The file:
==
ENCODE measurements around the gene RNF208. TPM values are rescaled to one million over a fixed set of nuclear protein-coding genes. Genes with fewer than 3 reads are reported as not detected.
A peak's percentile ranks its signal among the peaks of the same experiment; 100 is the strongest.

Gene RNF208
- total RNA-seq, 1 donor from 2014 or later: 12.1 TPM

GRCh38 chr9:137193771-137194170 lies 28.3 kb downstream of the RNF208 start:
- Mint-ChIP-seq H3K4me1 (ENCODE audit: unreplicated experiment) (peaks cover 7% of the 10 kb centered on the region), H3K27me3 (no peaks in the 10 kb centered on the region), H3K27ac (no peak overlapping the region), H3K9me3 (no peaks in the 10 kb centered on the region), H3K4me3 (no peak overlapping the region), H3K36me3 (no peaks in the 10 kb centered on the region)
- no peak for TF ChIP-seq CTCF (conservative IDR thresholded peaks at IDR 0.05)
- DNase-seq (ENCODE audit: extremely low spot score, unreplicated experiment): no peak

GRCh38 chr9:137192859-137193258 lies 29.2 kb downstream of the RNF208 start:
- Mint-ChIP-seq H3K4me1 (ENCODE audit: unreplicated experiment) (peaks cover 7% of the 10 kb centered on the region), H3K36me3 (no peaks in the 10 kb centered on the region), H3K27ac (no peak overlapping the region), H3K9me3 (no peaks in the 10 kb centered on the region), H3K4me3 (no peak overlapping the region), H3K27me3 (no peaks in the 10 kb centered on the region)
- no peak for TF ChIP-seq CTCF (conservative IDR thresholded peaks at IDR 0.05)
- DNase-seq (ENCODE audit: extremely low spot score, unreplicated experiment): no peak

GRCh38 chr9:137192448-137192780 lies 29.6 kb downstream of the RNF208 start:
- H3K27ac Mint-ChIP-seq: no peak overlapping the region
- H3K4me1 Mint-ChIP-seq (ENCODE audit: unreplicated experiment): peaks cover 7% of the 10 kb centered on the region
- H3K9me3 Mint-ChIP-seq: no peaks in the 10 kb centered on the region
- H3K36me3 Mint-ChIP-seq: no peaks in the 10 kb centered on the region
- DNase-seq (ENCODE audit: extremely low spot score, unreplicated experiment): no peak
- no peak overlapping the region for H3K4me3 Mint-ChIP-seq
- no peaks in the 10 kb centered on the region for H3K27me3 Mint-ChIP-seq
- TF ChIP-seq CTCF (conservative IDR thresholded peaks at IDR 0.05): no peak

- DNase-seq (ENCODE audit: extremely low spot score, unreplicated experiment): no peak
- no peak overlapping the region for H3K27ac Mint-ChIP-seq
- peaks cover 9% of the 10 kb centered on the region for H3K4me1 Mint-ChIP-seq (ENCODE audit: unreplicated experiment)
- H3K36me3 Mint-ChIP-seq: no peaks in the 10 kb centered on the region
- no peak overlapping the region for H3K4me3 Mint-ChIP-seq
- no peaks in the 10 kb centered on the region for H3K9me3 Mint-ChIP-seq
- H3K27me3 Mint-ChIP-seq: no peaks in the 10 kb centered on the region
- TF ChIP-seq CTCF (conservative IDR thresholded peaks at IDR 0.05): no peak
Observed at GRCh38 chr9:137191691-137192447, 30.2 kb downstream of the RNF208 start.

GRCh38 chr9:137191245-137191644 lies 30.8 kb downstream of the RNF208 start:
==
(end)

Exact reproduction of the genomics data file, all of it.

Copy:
ENCODE measurements around the gene RNF208. TPM values are rescaled to one million over a fixed set of nuclear protein-coding genes. Genes with fewer than 3 reads are reported as not detected.
A peak's percentile ranks its signal among the peaks of the same experiment; 100 is the strongest.

Gene RNF208
- total RNA-seq, 1 donor from 2014 or later: 12.1 TPM

GRCh38 chr9:137193771-137194170 lies 28.3 kb downstream of the RNF208 start:
- Mint-ChIP-seq H3K4me1 (ENCODE audit: unreplicated experiment) (peaks cover 7% of the 10 kb centered on the region), H3K27me3 (no peaks in the 10 kb centered on the region), H3K27ac (no peak overlapping the region), H3K9me3 (no peaks in the 10 kb centered on the region), H3K4me3 (no peak overlapping the region), H3K36me3 (no peaks in the 10 kb centered on the region)
- no peak for TF ChIP-seq CTCF (conservative IDR thresholded peaks at IDR 0.05)
- DNase-seq (ENCODE audit: extremely low spot score, unreplicated experiment): no peak

GRCh38 chr9:137192859-137193258 lies 29.2 kb downstream of the RNF208 start:
- Mint-ChIP-seq H3K4me1 (ENCODE audit: unreplicated experiment) (peaks cover 7% of the 10 kb centered on the region), H3K36me3 (no peaks in the 10 kb centered on the region), H3K27ac (no peak overlapping the region), H3K9me3 (no peaks in the 10 kb centered on the region), H3K4me3 (no peak overlapping the region), H3K27me3 (no peaks in the 10 kb centered on the region)
- no peak for TF ChIP-seq CTCF (conservative IDR thresholded peaks at IDR 0.05)
- DNase-seq (ENCODE audit: extremely low spot score, unreplicated experiment): no peak

GRCh38 chr9:137192448-137192780 lies 29.6 kb downstream of the RNF208 start:
- H3K27ac Mint-ChIP-seq: no peak overlapping the region
- H3K4me1 Mint-ChIP-seq (ENCODE audit: unreplicated experiment): peaks cover 7% of the 10 kb centered on the region
- H3K9me3 Mint-ChIP-seq: no peaks in the 10 kb centered on the region
- H3K36me3 Mint-ChIP-seq: no peaks in the 10 kb centered on the region
- DNase-seq (ENCODE audit: extremely low spot score, unreplicated experiment): no peak
- no peak overlapping the region for H3K4me3 Mint-ChIP-seq
- no peaks in the 10 kb centered on the region for H3K27me3 Mint-ChIP-seq
- TF ChIP-seq CTCF (conservative IDR thresholded peaks at IDR 0.05): no peak

- DNase-seq (ENCODE audit: extremely low spot score, unreplicated experiment): no peak
- no peak overlapping the region for H3K27ac Mint-ChIP-seq
- peaks cover 9% of the 10 kb centered on the region for H3K4me1 Mint-ChIP-seq (ENCODE audit: unreplicated experiment)
- H3K36me3 Mint-ChIP-seq: no peaks in the 10 kb centered on the region
- no peak overlapping the region for H3K4me3 Mint-ChIP-seq
- no peaks in the 10 kb centered on the region for H3K9me3 Mint-ChIP-seq
- H3K27me3 Mint-ChIP-seq: no peaks in the 10 kb centered on the region
- TF ChIP-seq CTCF (conservative IDR thresholded peaks at IDR 0.05): no peak
Observed at GRCh38 chr9:137191691-137192447, 30.2 kb downstream of the RNF208 start.

GRCh38 chr9:137191245-137191644 lies 30.8 kb downstream of the RNF208 start: